Plato and Aristotle on Women in Politics

Ancient philosophy was rich in an outstanding thinker who outlined the eternal truths and observation about the world, the nature of human beings and their behavior, the origin of art and the essence of beauty, vice and virtue as well as many other concepts that are hard to find a unanimous explanation and rationalization too. Surely, their opinions differ thus providing the sound basis for considerations and debates on the nature of the most important issues of all times. The example of such an issue is the place of women in politics that has always been actual and interesting. Here one can recollect the works of Aristotle who dedicated much of his work to define the place of women in life, and the ones of Plato, his teacher who also discussed women and their meaning in his works.

Despite the fact that Plato was Aristotle’s teacher, they completely differ in their opinions about women and their place in politics. Aristotle in general did not consider women a separate sex and did not count on them as independent, separate individuals but thought that women were only incomplete men, thus they could not accomplish the ultimate goal of a human being in the world. In contrast to him, Plato intensely discussed the place of women and stated that women were the heart of the city, thus being an indispensable element of politics. More than that, he even argued that without women there would be no politics at all, thus emphasizing their central position in this aspect of human life.

So, if we imagine that the two great philosophers has a discussion on the issue of women and their place in society, it is possible to presuppose that the main argument of Plato would be that no political life was possible without women and they should be occupied not only with private matters and household but with politics as well, making it diverse, reasoned and successful (Plato, IV, 456c). Plato would stress the significant role of feminine bodies in the Greek culture, which acquired a heavy emphasis in his works on women and would tie it to their role in politics.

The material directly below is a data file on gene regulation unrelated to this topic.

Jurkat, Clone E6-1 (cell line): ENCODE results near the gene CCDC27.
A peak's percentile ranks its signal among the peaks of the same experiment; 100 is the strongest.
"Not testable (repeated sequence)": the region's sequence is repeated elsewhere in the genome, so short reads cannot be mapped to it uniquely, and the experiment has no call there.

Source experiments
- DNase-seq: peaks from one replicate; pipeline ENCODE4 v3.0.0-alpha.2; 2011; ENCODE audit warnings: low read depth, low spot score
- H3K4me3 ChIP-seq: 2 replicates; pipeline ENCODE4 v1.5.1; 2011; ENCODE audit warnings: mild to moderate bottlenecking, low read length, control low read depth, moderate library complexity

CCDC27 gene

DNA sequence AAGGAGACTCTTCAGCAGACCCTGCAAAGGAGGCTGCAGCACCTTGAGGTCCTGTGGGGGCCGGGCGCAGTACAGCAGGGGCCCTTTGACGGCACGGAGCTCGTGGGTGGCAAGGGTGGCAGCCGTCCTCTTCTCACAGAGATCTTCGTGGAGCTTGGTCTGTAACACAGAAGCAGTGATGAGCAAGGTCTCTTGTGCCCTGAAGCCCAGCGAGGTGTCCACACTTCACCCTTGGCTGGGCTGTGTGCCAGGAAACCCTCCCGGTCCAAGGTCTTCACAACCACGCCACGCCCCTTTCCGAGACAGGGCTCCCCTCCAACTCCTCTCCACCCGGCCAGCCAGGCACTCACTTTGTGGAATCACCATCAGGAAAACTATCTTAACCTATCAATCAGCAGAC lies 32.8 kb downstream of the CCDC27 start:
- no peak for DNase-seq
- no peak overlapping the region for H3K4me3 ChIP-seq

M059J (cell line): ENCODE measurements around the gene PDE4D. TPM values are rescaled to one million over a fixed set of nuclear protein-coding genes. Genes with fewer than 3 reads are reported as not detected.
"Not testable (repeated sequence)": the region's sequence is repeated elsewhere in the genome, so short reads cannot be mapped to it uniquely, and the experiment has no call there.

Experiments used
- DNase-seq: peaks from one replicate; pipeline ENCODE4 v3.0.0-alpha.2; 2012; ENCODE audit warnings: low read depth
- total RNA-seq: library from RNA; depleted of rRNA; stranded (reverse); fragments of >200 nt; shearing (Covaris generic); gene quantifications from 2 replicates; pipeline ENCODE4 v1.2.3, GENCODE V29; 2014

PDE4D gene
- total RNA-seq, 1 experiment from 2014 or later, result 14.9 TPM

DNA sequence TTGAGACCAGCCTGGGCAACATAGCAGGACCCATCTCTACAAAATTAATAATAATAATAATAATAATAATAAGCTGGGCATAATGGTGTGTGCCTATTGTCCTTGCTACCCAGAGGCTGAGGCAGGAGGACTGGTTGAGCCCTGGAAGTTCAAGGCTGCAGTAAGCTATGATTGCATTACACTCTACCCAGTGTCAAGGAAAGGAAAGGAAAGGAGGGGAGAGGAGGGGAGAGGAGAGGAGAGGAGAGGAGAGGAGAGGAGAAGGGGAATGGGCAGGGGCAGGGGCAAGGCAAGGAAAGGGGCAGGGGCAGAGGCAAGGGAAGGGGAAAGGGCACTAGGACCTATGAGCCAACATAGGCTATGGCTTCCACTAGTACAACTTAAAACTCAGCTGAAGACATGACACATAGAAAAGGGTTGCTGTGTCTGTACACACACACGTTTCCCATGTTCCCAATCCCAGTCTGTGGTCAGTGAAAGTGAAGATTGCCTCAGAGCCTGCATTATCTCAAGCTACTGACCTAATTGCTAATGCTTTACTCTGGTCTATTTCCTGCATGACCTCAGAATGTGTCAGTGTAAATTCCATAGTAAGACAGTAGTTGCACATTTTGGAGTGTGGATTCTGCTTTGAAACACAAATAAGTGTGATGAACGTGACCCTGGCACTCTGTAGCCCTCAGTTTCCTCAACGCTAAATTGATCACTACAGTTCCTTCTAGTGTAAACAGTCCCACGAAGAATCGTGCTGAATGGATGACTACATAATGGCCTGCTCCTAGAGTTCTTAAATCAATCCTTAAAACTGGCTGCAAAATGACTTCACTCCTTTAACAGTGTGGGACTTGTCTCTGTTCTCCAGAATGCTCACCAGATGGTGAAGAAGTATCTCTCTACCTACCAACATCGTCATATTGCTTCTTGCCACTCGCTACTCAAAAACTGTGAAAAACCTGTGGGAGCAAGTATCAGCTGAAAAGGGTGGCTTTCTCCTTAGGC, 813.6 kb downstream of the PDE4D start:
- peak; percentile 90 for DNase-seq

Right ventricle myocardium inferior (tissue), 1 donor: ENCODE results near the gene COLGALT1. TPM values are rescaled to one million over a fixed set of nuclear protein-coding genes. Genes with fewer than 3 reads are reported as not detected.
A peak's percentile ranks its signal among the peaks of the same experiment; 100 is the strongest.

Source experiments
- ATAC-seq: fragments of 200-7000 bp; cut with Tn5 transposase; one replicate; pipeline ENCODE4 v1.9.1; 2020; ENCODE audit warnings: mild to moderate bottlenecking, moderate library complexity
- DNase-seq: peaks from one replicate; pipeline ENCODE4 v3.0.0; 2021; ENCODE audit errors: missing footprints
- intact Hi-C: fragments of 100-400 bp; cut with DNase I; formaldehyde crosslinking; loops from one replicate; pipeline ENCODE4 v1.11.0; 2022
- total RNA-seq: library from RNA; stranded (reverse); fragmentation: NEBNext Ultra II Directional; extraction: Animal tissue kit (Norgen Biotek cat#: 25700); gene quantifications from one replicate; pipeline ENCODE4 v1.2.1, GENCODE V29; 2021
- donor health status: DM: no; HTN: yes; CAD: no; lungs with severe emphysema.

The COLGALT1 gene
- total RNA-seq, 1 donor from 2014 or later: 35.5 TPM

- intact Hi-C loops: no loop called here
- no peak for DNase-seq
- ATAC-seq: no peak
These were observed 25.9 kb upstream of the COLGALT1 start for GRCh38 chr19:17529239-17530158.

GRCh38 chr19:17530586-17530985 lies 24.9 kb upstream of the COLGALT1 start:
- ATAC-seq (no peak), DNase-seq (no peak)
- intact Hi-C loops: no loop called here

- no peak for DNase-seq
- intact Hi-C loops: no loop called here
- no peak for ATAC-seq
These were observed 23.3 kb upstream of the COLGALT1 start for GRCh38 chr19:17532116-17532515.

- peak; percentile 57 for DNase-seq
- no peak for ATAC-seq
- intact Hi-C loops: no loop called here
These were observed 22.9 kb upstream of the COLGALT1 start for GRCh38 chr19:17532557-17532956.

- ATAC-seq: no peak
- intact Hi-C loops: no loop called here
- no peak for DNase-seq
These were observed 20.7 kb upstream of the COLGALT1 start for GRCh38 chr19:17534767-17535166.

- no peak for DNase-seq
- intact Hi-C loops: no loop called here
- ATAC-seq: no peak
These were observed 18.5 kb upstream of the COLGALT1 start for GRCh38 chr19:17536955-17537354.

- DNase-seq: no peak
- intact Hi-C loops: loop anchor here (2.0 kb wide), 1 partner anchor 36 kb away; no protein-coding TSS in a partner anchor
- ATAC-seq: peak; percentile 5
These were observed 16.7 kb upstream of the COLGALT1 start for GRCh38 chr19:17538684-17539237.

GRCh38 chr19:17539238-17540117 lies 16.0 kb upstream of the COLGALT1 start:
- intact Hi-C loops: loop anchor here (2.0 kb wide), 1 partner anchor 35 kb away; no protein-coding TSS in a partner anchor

In response to these arguments, Aristotle would defend himself by moving forward his famous statement about the ultimate goal of all things in nature, and the ultimate goal of human beings in particular. He would compare women and men according to their physical characteristics and peculiarities of conduct and thus would try to prove that women are inferior men, so they in general cannot perform ruling functions. According to the opinion of Aristotle this would mean that the rulers were ruled by women, which is unacceptable in its essence (Aristotle, 1254 b13).

Plato would explain that women and men are both members of one society and there should not be distinction in the function they should perform. It is known that Plato insisted on women knowing the military art, which would also place them not only at the heart of the city but at the heart of the war and would win them the equal part in politics alongside men (Plato, IV, 454b-456b). In response to this Aristotle would probably try to prove the inferiority of women by their being less stable in behavior, easier moved to tears, more jealous and less self-respectful, more deceptive and false in speech. Aristotle also considered women to be more difficult to be moved to action, which canceled their possibility to take part in wars and political activities in his opinion. In addition, Aristotle even tried to prove the inferiority of women by their fewer needs for food, which made him believe that women should be excluded from the political life of the city completely (Aristotle, 1260 a12).

Thus, it is impossible to presuppose now who would win the philosophical discussion, but one thing is certain: their views on the place of a woman in political life are completely different. In contrast to Plato giving women a fairly large part in the politics of the state Aristotle denied the very existence thereof.

Find out your order's cost